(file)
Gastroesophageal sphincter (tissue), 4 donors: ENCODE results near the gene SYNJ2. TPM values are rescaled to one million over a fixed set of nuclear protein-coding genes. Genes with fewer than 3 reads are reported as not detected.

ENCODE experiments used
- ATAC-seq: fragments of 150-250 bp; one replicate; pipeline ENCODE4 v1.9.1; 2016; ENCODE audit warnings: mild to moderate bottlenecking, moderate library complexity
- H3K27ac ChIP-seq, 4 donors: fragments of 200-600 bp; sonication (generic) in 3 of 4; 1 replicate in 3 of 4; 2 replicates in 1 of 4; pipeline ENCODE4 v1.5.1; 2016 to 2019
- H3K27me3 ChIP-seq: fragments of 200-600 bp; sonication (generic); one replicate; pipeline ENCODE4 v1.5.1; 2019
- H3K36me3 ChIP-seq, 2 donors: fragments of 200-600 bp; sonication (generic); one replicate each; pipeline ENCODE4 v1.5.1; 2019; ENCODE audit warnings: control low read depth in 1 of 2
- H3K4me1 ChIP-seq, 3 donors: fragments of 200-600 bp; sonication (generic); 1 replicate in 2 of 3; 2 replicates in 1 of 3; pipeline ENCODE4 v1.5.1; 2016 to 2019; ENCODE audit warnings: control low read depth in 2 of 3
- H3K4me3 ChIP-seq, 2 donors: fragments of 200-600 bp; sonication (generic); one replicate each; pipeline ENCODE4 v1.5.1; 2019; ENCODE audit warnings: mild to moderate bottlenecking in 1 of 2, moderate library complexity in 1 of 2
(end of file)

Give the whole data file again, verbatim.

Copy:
Gastroesophageal sphincter (tissue), 4 donors: ENCODE results near the gene SYNJ2. TPM values are rescaled to one million over a fixed set of nuclear protein-coding genes. Genes with fewer than 3 reads are reported as not detected.

ENCODE experiments used
- ATAC-seq: fragments of 150-250 bp; one replicate; pipeline ENCODE4 v1.9.1; 2016; ENCODE audit warnings: mild to moderate bottlenecking, moderate library complexity
- H3K27ac ChIP-seq, 4 donors: fragments of 200-600 bp; sonication (generic) in 3 of 4; 1 replicate in 3 of 4; 2 replicates in 1 of 4; pipeline ENCODE4 v1.5.1; 2016 to 2019
- H3K27me3 ChIP-seq: fragments of 200-600 bp; sonication (generic); one replicate; pipeline ENCODE4 v1.5.1; 2019
- H3K36me3 ChIP-seq, 2 donors: fragments of 200-600 bp; sonication (generic); one replicate each; pipeline ENCODE4 v1.5.1; 2019; ENCODE audit warnings: control low read depth in 1 of 2
- H3K4me1 ChIP-seq, 3 donors: fragments of 200-600 bp; sonication (generic); 1 replicate in 2 of 3; 2 replicates in 1 of 3; pipeline ENCODE4 v1.5.1; 2016 to 2019; ENCODE audit warnings: control low read depth in 2 of 3
- H3K4me3 ChIP-seq, 2 donors: fragments of 200-600 bp; sonication (generic); one replicate each; pipeline ENCODE4 v1.5.1; 2019; ENCODE audit warnings: mild to moderate bottlenecking in 1 of 2, moderate library complexity in 1 of 2